Education is not an adequate defense against the rise of the robots.
Rich Hua stashed this in Technology
Martin Ford offers no solutions, just the observation and theory:
The fact that high-skill jobs are disappearing leaves aside a second, obvious problem: not everyone in our workforce is destined to become a rocket scientist. Only a minority of the population has the combination of cognitive capability and motivation necessary to excel in technical fields. There is very likely a fundamental limit to the percentage of our workforce that we can expect to graduate from college and then take on a job that requires genuinely high levels of intellectual ability or creativity. In other words, even if the jobs at the top of the skills ladder were there in sufficient numbers, we would still ultimately have a serious problem finding a role for a large fraction of our workforce.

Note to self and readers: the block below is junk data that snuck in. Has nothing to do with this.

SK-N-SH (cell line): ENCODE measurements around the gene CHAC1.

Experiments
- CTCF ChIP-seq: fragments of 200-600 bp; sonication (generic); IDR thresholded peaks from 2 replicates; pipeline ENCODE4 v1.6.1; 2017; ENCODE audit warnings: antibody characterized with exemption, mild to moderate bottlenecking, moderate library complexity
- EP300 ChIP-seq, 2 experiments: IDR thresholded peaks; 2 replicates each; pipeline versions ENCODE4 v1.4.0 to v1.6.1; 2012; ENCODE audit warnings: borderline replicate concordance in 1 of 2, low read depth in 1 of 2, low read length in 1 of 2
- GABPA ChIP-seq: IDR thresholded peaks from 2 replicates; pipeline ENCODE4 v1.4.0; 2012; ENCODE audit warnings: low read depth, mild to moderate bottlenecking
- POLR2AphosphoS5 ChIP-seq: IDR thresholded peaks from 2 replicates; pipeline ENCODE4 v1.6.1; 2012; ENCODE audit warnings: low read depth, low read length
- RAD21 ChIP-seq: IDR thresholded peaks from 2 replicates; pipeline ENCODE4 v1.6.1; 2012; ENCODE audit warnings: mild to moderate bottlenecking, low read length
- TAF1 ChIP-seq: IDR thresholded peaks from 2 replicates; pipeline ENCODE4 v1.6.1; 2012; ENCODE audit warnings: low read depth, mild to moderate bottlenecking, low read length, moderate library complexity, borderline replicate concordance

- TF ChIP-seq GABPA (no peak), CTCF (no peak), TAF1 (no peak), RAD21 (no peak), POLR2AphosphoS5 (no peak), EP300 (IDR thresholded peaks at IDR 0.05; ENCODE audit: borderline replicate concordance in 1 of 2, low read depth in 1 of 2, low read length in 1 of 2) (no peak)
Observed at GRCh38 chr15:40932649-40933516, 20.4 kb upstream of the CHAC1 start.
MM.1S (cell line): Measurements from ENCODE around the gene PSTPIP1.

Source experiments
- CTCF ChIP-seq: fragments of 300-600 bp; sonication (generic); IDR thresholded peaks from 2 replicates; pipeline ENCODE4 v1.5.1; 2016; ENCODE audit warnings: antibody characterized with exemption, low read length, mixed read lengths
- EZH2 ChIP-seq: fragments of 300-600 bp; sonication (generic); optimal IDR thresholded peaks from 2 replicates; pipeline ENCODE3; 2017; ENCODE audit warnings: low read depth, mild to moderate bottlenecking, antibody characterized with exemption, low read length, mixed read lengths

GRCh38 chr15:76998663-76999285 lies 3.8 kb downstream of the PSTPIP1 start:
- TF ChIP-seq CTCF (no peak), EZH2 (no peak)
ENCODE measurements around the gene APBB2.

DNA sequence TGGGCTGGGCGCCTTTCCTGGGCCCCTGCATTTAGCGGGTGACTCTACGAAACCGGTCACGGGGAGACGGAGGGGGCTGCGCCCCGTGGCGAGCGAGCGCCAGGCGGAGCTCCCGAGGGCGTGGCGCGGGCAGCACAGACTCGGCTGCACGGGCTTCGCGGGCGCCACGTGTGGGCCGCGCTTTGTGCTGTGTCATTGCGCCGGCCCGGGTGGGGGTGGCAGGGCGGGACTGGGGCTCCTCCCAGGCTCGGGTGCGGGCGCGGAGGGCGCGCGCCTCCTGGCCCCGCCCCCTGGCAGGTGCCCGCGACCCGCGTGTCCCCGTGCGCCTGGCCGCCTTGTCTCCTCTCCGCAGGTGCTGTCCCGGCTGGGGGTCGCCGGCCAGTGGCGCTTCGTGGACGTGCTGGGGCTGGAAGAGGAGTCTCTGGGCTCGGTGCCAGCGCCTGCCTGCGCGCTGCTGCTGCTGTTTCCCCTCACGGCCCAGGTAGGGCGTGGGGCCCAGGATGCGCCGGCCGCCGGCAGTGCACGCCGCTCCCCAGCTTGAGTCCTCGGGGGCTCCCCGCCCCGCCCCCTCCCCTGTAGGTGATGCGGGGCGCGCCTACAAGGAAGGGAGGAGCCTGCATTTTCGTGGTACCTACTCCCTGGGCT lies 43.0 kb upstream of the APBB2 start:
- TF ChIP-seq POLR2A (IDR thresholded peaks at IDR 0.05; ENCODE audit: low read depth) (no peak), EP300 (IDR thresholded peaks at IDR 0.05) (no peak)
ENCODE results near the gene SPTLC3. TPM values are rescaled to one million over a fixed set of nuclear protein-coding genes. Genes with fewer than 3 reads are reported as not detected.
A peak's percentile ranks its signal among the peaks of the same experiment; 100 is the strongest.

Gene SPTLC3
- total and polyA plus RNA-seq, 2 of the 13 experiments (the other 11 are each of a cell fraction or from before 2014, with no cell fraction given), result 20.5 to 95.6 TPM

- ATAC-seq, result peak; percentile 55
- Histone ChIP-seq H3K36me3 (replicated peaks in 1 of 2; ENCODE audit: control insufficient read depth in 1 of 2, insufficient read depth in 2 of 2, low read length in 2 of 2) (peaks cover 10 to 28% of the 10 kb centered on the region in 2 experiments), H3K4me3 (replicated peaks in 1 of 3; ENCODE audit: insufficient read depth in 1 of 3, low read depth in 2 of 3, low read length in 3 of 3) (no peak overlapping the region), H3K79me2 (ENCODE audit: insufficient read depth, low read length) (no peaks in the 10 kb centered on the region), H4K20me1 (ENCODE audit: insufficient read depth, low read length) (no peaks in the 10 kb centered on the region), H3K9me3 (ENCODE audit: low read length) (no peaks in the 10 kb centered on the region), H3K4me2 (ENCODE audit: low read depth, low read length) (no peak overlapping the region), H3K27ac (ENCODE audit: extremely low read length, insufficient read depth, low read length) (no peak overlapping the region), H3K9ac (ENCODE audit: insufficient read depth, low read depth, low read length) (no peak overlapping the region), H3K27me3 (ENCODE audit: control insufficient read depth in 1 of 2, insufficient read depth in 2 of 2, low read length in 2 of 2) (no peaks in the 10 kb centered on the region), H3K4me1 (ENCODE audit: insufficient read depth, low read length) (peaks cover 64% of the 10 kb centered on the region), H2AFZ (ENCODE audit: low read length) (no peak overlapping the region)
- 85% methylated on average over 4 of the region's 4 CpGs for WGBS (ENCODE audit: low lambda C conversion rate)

The hard truth is that the traditional solution to unemployment and poverty—and the solution that nearly all analysts and policy makers continue to support—is not going to be sufficient in the robotic age. Education has incalculable value both on a personal level, and as a public good that benefits society as a whole. For those reasons, we should continue to strongly support it and invest in it. We should not, however, expect ever more schooling to assure workers a foothold in the future economy.